Director: James DeMonaco (Staten Island)
Screenplay: James DeMonaco
Producers: Michael Bay, Jason Blum, Brad Fuller, Andrew Form, Sebastien Lemercier
Starring: Ethan Hawke, Lena Headey, Rhys Wakefield, Max Burkholder, Adelaide Kane
MPAA Rating: R
Running time: 85 min.
What would happen if, for 12 hours once a year, there were no laws and everyone was free to commit any crime they wanted without consequences, including murder?
That’s the general conceit at the centre of The Purge, a tense horror-thriller that sits somewhere between Panic Room and Battle Royale – Panic Royale, if you will – all the while attempting to say something about both the gun-legal society of the USA and the inherent propensity people have for being violent.
The plot focuses specifically on a well-off family who live in a big house paid for by the security systems the father (Ethan Hawke) sells that protect people who don’t want to take part in “The Annual Purge” from the people who do.
Just after settling in behind their seemingly impenetrable fortress of shutters and security cameras, the son of the family who is unsure of the whole process lets a homeless man in need of help into the house. The trouble is a gang of gung-ho Purge-enthusiasts is after the man and it then becomes a game of can the gang get in before society returns to normal the next morning?
The film has one of those light bulb above the head, “why hasn’t someone done this before?” concepts and it does a very good job of setting up the near-future world where the event – watched by millions of people via security footage from the comfort of their secure homes – has brought crime and poverty to an all-time low. The idea that people readily snatching the opportunity to blow off steam once a year can somehow curb a country’s societal problems is a big leap to take as a viewer but it’s a fascinating proposal nonetheless if you’re willing to buy into it.
A tense first 40 minutes captures an astutely menacing atmosphere, especially with the introduction of the main antagonist (played brilliantly by Rhys Wakefield) in the form of a creepily smiling leader of the weapon-wielding gang come to collect “the homeless swine.” Unfortunately this leads way to an inevitable conclusion to the “will they/won’t they get in?” plot and it then devolves into a series of samey struggle sequences involving lots of fumbling around the dark grasping for the gun on the floor and the like. The heavy-handed anti-right wing political commentary running throughout is infused and confused, and it sometimes purges logic in service of thrills.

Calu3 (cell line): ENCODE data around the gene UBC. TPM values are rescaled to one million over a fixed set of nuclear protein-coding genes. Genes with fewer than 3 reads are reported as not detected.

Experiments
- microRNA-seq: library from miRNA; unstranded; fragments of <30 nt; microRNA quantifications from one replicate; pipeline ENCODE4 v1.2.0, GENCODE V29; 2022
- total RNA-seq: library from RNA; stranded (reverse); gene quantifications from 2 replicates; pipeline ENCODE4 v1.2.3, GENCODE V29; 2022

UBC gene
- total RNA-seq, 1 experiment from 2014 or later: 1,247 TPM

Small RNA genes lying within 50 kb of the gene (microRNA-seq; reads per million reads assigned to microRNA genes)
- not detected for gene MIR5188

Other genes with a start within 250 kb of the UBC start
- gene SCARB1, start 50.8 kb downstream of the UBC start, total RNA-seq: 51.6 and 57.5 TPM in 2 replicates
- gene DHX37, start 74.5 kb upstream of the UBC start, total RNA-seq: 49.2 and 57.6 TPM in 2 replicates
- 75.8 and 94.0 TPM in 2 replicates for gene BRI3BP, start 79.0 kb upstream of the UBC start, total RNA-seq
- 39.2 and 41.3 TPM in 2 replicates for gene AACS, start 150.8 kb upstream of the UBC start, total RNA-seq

The thrust of the plot focuses minutely on one family, putting you in their shoes in an attempt to make you think “what would I do?” but the concept actually makes you wish you could see the wider context of what’s going on in the streets beyond that of the idyllic suburbs. We do get to see some of that in the opening credits via CCTV footage but seeing more of it in action, perhaps by extending the runtime from the lean 85 minutes it sits at, might have helped make it something more substantial.
The Purge raises interesting questions – Would you kill if there were no repercussions? Are people just naturally violent? Is the solution to violence more violence? – in slick fashion but ultimately throws most of them away in favour of more familiar violent thriller scenarios. The threat to the family, who are likeable enough thanks to good performances particularly from Hawke and Lena Headey, are palpable and frightening even if the perpetrators are ripped-off from other similar fare, with their sinister smiling masks and dead-pan line delivery. While the set up is better than the overall execution, the film is at least aiming for something interesting – that premise is a real hook – and that’s more than can be said of a lot of Hollywood movies these days.
Click “play” to see the trailer:
This review was previously published at Thoughts On Film.